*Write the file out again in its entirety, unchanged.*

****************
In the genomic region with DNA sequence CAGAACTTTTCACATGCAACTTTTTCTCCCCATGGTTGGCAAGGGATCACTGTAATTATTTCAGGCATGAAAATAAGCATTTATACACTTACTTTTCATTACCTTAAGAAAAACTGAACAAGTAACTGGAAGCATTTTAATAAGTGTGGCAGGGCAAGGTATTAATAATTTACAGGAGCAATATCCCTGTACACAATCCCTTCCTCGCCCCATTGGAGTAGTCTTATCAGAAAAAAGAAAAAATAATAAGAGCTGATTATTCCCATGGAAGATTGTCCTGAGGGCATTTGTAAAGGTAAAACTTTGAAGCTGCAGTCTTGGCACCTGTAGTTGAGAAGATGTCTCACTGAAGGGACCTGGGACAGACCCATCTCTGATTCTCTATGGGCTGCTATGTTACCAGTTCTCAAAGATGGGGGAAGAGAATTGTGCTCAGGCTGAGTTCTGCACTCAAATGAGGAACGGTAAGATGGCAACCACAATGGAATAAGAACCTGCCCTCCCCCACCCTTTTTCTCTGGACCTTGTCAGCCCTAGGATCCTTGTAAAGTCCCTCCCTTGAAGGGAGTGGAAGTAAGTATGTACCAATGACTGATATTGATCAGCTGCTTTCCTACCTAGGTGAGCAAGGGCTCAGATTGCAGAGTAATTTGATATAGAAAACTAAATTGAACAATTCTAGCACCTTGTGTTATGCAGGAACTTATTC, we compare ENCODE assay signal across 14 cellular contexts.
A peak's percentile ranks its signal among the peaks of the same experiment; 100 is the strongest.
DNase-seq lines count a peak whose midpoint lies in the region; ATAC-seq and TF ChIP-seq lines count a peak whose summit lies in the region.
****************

In the genomic region with DNA sequence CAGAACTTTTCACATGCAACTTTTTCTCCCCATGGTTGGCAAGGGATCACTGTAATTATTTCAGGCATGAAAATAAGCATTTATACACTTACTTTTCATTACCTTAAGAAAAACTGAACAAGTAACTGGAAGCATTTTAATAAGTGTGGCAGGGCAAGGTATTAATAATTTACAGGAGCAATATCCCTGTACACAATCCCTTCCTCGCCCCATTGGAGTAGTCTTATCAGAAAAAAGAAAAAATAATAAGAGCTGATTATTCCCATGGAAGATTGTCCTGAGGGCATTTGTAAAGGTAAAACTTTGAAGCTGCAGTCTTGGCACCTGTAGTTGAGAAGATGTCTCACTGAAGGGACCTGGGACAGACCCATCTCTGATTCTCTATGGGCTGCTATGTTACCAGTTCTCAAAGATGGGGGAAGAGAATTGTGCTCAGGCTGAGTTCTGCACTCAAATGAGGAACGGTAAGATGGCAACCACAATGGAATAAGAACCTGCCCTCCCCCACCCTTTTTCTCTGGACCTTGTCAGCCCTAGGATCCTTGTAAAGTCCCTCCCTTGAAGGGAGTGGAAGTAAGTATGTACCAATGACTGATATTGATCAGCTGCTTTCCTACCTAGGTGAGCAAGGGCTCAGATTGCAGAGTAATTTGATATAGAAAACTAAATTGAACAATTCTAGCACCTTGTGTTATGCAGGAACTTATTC, we compare ENCODE assay signal across 14 cellular contexts.
A peak's percentile ranks its signal among the peaks of the same experiment; 100 is the strongest.
DNase-seq lines count a peak whose midpoint lies in the region; ATAC-seq and TF ChIP-seq lines count a peak whose summit lies in the region.